Selenium disrupts estrogen signaling by altering estrogen receptor expression and ligand binding in human breast cancer cells

Ok Lee Soo, Nagalakshmi Nadiminty, Xian Wu Xiu, Wei Lou, Yan Dong, Clement Ip, Sergio A. Onate, Allen C Gao

Research output: Contribution to journalArticlepeer-review

49 Scopus citations


Cancer prevention studies suggest that selenium is effective in reducing the incidence of cancers including prostate, colon, and lung cancers. Previous reports showed that selenium inhibits premalignant human breast MCF-10AT1 and MCF10AT3B cell growth in vitro and reduces mammary tumor incidence after exposure to carcinogens in tumor models. Because estrogen is critical to the development and differentiation of estrogen target tissues, including the breast, the present study was designed to examine the effect of selenium on estrogen receptor (ER) expression and activation using methylseleninic acid (MSA), an active form of selenium in vitro. Selenium decreased the levels of expression of ERα mRNA and protein and reduced the binding of labeled estradiol to estrogen receptor in MCF-7 cells. Selenium inhibited the trans-activating activity of estrogen receptor in MCF-7 cells expressing functional estrogen receptor using a luciferase reporter construct linked to estrogen responsive element. Selenium decreased the binding of estrogen receptor to the estrogen responsive element site using an electrophoretic mobility gel shift assay. Selenium suppressed estrogen induction of the endogenous target gene c-myc. In contrast to the effect on ERα in MCF-7 cells, selenium increased ERβ mRNA expression in MDA-MB231 human breast cancer cells. Thus, differential regulation of EKα and ERβ in breast cancer cells may represent a novel mechanism of selenium action and provide a rationale for selenium breast cancer prevention trial.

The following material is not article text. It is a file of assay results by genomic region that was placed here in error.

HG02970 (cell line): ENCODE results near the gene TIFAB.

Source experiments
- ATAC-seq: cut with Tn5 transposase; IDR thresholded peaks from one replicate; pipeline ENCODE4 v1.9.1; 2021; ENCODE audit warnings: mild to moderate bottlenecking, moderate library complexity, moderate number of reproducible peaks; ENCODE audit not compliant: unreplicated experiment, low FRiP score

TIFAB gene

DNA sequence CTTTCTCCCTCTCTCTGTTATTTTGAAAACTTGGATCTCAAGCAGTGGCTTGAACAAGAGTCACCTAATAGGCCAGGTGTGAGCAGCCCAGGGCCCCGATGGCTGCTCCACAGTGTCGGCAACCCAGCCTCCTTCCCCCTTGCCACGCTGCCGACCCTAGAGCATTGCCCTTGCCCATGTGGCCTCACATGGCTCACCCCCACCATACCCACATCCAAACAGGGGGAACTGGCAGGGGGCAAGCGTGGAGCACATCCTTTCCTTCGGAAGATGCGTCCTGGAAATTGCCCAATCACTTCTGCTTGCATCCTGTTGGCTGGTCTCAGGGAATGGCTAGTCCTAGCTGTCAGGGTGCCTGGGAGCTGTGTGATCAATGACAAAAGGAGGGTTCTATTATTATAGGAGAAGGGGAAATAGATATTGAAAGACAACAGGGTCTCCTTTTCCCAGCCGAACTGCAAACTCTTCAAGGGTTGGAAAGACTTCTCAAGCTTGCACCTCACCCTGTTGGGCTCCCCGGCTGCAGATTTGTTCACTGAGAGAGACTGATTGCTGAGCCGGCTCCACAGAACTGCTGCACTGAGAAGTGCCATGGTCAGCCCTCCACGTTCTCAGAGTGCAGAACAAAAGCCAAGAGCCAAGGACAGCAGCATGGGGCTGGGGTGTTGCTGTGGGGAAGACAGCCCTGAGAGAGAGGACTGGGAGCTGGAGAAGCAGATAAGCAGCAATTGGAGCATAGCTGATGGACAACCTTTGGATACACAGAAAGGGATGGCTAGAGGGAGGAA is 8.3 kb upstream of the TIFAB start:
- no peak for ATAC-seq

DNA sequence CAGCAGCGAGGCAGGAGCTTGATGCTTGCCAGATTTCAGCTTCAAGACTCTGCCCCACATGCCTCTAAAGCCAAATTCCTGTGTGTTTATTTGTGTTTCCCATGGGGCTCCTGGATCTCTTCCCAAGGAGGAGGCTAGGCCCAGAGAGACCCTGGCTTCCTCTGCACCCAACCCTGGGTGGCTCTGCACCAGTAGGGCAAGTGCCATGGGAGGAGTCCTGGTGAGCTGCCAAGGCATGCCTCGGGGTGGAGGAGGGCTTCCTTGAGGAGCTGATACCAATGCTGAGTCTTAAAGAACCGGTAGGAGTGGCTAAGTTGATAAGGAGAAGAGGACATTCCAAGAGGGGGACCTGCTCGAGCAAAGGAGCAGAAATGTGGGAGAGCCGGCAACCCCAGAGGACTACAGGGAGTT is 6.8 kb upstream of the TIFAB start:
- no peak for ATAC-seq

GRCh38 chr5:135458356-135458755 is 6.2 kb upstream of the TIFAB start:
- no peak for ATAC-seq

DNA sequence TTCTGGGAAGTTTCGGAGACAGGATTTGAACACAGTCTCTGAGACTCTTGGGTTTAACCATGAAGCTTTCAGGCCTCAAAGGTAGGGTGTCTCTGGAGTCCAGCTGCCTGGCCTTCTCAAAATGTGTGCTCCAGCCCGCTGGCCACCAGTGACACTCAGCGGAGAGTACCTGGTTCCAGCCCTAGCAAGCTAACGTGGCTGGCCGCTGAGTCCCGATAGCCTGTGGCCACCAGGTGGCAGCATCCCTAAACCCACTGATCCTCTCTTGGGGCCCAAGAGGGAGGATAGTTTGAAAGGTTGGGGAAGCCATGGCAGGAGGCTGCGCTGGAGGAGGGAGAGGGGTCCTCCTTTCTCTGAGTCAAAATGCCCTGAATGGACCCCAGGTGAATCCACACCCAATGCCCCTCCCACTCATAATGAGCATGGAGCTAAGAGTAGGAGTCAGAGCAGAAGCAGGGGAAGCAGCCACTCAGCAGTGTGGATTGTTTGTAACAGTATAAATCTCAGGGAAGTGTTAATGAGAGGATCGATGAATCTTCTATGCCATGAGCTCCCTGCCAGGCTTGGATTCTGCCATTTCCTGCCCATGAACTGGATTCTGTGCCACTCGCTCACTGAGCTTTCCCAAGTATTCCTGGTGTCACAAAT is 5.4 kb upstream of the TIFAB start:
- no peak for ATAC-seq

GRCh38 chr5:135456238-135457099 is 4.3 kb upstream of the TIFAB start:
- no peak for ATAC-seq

Original languageEnglish (US)
Pages (from-to)3487-3492
Number of pages6
JournalCancer Research
Issue number8
StatePublished - Apr 15 2005
Externally publishedYes

ASJC Scopus subject areas

  • Cancer Research
  • Oncology


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